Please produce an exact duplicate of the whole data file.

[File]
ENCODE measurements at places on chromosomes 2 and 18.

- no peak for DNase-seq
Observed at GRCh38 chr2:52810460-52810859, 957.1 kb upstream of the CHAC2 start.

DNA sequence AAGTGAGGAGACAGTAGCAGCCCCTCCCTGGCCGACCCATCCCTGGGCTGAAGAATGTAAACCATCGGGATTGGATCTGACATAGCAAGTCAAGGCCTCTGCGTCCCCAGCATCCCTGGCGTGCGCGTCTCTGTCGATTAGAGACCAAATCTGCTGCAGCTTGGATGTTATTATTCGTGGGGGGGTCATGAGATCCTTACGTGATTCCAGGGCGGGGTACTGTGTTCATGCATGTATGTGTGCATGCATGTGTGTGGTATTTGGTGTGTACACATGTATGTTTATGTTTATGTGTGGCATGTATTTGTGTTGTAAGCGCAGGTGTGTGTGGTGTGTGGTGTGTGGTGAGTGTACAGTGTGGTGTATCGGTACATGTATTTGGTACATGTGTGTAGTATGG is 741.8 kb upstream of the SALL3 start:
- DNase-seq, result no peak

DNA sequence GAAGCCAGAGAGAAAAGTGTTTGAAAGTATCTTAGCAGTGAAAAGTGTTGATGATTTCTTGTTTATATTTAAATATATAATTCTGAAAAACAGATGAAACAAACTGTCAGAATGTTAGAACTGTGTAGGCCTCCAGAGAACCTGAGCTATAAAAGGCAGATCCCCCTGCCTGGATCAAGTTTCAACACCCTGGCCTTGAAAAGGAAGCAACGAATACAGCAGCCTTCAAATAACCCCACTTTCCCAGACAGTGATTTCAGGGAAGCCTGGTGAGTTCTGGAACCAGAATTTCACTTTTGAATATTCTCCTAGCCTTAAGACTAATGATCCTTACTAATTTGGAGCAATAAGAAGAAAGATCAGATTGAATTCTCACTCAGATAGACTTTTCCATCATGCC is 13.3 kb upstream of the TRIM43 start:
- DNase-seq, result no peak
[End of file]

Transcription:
ENCODE measurements at places on chromosomes 2 and 18.

- no peak for DNase-seq
Observed at GRCh38 chr2:52810460-52810859, 957.1 kb upstream of the CHAC2 start.

DNA sequence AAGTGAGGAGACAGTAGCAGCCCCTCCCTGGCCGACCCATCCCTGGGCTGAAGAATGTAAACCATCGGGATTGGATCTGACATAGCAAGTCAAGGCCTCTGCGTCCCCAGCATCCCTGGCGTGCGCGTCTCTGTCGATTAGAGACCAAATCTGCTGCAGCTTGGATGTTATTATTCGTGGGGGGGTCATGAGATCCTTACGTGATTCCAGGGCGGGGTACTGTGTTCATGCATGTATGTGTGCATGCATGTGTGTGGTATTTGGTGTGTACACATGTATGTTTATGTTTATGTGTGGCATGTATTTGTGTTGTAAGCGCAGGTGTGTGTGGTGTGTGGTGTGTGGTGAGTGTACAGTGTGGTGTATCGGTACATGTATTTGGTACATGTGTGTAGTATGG is 741.8 kb upstream of the SALL3 start:
- DNase-seq, result no peak

DNA sequence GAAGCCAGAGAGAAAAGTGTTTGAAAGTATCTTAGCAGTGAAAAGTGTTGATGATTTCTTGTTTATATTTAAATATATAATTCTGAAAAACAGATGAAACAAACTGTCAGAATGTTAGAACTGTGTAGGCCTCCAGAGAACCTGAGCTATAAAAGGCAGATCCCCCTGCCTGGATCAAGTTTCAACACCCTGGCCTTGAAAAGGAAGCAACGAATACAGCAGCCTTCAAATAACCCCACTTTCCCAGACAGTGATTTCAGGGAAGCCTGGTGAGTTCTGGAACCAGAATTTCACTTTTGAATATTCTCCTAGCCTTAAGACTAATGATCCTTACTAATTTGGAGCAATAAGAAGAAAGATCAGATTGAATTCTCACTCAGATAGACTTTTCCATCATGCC is 13.3 kb upstream of the TRIM43 start:
- DNase-seq, result no peak